The’ 685 Patent is directed to a light source incorporating phosphor-based white and non-white LEDs, which may be raised off the floor of the optical cavity to permit light to be emitted from the base of the LED.  A reflective protrusion may be placed beneath the raised LED to aid in redirecting light forward, and the LEDs may be skewed in relation to adjacent LEDs to reduce interference.

The accused products are Schultze’s Bluetooth Bulb and Gen 3 Triangle WiFi Bulb and Westwingx Flux Smart Lighting products.

Both actions were filed in U.S. District Court for the District of Arizona, the complaint against Schultze (Technical LED IP v. Schultze Imports LLC) on February 6, 2018 and the complaint against Westwingx (Technical LED Intellectual Property LLC v. Westwingx LLC) February 23, 2018.

 

RetroLED Components, LLC v. Principal Light Group, LLC

RetroLED sued Principal Light Group (PLC) seeking a declaratory judgment that PLC’s U.S. Patent No. 9,311,835 (‘835 Patent) is invalid not infringed by RetroLED’s end cap products.

The’ 835 Patent is entitled “Lighting mount for interior-lighted signage and method of retrofitting a lighted sign” and directed to a lamp support assembly, retrofit kit, and method are provided for lighting a sign from an interior thereof.  The assembly can be used as a drop-in replacement for high-voltage gas-discharge tube lamps such as high-output fluorescent lamps, and may be used to retrofit signs originally built for gas-discharge tube lamps with low-voltage, high-efficiency lighting such as LED lighting.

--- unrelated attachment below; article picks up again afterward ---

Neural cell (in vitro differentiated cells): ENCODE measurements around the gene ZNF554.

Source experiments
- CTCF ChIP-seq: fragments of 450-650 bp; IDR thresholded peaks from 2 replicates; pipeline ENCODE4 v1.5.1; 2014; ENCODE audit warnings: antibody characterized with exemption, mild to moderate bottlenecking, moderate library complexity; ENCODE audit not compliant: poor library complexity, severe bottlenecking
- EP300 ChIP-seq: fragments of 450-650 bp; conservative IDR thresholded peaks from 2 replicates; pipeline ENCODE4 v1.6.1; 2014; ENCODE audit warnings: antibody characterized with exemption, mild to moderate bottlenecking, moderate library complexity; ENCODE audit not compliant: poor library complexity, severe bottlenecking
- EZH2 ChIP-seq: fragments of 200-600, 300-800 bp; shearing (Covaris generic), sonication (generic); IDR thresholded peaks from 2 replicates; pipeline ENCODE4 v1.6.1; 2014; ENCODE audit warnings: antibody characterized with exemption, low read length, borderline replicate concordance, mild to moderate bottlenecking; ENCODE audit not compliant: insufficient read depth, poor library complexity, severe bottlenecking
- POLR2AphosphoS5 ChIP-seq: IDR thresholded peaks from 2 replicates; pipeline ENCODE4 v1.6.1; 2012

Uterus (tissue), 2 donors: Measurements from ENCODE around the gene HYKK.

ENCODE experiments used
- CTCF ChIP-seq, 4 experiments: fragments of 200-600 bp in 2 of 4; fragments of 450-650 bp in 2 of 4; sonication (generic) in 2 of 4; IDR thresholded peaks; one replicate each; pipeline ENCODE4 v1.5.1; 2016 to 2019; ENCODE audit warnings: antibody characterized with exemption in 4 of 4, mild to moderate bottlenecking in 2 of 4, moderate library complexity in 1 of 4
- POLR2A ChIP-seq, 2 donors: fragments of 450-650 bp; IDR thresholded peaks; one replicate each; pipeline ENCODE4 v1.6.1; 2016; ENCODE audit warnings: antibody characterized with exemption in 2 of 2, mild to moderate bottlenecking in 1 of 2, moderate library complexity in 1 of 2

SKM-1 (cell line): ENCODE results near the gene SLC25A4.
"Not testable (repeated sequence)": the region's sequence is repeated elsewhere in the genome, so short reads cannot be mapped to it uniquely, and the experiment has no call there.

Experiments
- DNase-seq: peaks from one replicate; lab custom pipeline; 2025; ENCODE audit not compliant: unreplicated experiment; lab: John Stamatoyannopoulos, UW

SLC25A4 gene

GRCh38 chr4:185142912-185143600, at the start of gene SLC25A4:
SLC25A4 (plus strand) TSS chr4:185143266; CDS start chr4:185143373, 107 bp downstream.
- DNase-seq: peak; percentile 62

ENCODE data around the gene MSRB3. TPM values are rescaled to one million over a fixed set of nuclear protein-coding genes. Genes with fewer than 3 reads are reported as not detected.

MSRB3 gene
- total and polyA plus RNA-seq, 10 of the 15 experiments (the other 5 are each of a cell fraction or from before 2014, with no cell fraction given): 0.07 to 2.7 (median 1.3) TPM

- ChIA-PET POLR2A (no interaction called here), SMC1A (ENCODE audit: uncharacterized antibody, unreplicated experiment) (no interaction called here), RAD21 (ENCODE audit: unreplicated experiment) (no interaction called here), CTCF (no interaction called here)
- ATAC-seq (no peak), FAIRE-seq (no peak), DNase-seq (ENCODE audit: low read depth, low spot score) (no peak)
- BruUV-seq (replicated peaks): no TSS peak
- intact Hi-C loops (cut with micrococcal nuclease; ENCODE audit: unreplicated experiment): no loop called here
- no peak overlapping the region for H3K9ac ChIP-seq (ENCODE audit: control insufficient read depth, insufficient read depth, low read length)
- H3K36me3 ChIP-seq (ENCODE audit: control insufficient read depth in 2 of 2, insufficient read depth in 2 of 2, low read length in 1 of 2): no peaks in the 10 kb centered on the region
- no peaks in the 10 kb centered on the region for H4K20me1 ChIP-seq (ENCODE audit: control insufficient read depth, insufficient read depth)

The complaint was filed February 23, 2018 in federal court in Waco, Texas.

 

Philips Lighting North America Corp. et al. v. Howard Industries, Inc.

In a lawsuit filed January 23, 2018 in U.S. District Court for the Southern District of Mississippi, Philips asserted five patents related to LED drivers

the patents-in-suit are:

U.S. Patent No. 7,262,559, entitled “LEDs driver”

U.S. Patent No. 6,577,512, entitled “Power supply for LEDs”

U.S. Patent No. 6,586,890, entitled “LED driver circuit with PWM output”

U.S. Patent No. 8,063,577, entitled “Method and a driver circuit for LED operation”

U.S. Patent No. 6,250,774, entitled “Luminaire”

The complaint lists the accused products as Howard’s High-bay Linear LED series lighting fixtures.

 

Nichia Corporation v. Feit Electric Company, Inc.

Nichia sued Feit Electric alleging infringement of three patents entitled “Light emitting device, resin package, resin-molded body, and methods for manufacturing light-emitting device, resin package and resin-molded body.”